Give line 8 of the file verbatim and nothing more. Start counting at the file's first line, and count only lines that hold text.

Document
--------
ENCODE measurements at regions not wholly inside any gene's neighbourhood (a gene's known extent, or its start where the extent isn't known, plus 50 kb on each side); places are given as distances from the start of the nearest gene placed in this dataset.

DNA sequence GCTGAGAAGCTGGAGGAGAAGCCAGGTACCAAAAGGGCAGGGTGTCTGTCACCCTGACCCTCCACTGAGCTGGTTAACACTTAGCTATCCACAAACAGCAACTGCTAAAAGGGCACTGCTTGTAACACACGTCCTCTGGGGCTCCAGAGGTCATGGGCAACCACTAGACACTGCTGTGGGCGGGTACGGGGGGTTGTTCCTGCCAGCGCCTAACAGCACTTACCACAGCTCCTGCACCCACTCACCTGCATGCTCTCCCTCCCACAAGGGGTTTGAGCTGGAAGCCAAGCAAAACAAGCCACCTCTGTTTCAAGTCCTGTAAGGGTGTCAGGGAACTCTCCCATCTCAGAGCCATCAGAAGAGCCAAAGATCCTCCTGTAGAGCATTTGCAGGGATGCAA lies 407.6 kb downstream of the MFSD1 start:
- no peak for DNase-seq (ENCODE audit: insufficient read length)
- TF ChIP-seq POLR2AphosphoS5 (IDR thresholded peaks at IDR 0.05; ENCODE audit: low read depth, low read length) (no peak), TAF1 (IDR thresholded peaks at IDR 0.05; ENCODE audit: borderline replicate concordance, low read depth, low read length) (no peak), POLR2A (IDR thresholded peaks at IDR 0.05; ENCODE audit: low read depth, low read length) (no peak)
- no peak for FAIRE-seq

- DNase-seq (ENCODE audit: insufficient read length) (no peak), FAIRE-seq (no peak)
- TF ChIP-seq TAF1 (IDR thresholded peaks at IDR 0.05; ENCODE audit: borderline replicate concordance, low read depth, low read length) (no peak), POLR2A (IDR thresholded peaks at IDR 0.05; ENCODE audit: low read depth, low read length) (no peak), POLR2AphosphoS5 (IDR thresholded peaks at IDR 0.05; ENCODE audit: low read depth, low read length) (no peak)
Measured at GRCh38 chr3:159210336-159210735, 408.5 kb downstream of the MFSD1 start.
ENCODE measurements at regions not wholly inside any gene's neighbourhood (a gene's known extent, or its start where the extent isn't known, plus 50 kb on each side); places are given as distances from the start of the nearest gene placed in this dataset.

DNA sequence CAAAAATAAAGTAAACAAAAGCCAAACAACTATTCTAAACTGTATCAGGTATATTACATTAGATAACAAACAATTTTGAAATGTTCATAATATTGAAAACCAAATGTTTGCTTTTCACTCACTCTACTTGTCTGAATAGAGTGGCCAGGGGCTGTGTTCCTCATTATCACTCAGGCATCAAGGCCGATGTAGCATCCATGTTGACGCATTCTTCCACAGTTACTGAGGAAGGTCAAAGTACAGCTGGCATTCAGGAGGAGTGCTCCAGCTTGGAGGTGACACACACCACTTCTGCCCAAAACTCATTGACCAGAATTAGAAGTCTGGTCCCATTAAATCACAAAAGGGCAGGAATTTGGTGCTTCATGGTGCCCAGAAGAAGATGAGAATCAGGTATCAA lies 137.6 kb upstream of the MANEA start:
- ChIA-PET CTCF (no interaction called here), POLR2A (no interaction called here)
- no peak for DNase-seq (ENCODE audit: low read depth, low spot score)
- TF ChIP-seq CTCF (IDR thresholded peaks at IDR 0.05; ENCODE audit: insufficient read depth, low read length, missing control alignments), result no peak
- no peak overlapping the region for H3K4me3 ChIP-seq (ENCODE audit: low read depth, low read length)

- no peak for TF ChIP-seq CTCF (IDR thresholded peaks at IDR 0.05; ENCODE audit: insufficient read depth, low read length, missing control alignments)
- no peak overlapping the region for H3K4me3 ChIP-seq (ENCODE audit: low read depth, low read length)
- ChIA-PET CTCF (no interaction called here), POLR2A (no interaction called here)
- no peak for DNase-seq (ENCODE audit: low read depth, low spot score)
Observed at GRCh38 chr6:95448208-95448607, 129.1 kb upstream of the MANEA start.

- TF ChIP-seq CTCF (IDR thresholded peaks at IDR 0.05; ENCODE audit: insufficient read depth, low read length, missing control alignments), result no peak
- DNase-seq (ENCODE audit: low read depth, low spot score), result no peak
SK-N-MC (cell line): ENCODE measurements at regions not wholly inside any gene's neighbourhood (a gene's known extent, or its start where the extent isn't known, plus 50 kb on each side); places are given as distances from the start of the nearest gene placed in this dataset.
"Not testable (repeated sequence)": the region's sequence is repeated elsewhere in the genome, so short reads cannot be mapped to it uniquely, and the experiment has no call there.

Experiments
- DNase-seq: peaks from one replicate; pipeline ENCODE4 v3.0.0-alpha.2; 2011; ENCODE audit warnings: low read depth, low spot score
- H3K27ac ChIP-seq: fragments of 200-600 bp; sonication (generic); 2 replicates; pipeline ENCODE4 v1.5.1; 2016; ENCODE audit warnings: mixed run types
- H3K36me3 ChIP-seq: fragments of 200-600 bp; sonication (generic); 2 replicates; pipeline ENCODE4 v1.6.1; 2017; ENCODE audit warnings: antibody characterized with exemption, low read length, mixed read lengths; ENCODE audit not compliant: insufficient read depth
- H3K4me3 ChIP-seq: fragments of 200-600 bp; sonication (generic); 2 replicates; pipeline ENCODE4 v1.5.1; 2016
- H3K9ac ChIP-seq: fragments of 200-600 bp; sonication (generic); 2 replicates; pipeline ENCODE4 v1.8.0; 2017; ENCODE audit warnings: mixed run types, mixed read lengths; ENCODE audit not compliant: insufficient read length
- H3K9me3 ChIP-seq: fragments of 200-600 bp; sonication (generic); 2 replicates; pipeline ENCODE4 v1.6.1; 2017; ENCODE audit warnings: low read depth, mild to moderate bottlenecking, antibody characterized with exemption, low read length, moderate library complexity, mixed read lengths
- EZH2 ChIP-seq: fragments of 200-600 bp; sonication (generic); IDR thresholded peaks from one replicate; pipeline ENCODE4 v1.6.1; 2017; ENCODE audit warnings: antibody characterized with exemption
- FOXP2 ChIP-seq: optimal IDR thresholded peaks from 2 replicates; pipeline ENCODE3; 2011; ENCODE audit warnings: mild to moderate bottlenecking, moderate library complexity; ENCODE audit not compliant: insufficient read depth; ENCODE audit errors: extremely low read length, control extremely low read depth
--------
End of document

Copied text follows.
Measured at GRCh38 chr3:159210336-159210735, 408.5 kb downstream of the MFSD1 start.